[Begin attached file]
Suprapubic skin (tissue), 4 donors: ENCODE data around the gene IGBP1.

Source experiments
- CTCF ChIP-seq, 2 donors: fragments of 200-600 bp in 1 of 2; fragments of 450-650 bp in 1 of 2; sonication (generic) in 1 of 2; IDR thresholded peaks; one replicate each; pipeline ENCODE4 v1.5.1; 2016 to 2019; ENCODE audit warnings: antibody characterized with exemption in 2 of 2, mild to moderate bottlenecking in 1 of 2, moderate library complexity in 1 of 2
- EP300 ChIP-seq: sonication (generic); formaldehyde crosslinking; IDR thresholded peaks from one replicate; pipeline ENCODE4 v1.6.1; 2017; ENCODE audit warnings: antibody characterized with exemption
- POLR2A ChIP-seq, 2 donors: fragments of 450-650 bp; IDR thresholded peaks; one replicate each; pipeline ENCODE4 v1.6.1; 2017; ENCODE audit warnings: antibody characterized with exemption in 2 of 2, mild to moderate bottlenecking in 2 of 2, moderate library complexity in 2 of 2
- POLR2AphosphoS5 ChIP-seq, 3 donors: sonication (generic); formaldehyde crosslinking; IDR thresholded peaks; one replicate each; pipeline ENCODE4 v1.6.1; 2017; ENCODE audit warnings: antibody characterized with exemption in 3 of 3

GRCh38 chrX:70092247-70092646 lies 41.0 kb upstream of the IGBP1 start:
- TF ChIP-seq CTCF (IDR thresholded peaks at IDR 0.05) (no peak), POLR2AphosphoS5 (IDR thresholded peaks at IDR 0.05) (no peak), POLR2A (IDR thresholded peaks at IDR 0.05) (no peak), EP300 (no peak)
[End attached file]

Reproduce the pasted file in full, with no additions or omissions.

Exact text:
Suprapubic skin (tissue), 4 donors: ENCODE data around the gene IGBP1.

Source experiments
- CTCF ChIP-seq, 2 donors: fragments of 200-600 bp in 1 of 2; fragments of 450-650 bp in 1 of 2; sonication (generic) in 1 of 2; IDR thresholded peaks; one replicate each; pipeline ENCODE4 v1.5.1; 2016 to 2019; ENCODE audit warnings: antibody characterized with exemption in 2 of 2, mild to moderate bottlenecking in 1 of 2, moderate library complexity in 1 of 2
- EP300 ChIP-seq: sonication (generic); formaldehyde crosslinking; IDR thresholded peaks from one replicate; pipeline ENCODE4 v1.6.1; 2017; ENCODE audit warnings: antibody characterized with exemption
- POLR2A ChIP-seq, 2 donors: fragments of 450-650 bp; IDR thresholded peaks; one replicate each; pipeline ENCODE4 v1.6.1; 2017; ENCODE audit warnings: antibody characterized with exemption in 2 of 2, mild to moderate bottlenecking in 2 of 2, moderate library complexity in 2 of 2
- POLR2AphosphoS5 ChIP-seq, 3 donors: sonication (generic); formaldehyde crosslinking; IDR thresholded peaks; one replicate each; pipeline ENCODE4 v1.6.1; 2017; ENCODE audit warnings: antibody characterized with exemption in 3 of 3

GRCh38 chrX:70092247-70092646 lies 41.0 kb upstream of the IGBP1 start:
- TF ChIP-seq CTCF (IDR thresholded peaks at IDR 0.05) (no peak), POLR2AphosphoS5 (IDR thresholded peaks at IDR 0.05) (no peak), POLR2A (IDR thresholded peaks at IDR 0.05) (no peak), EP300 (no peak)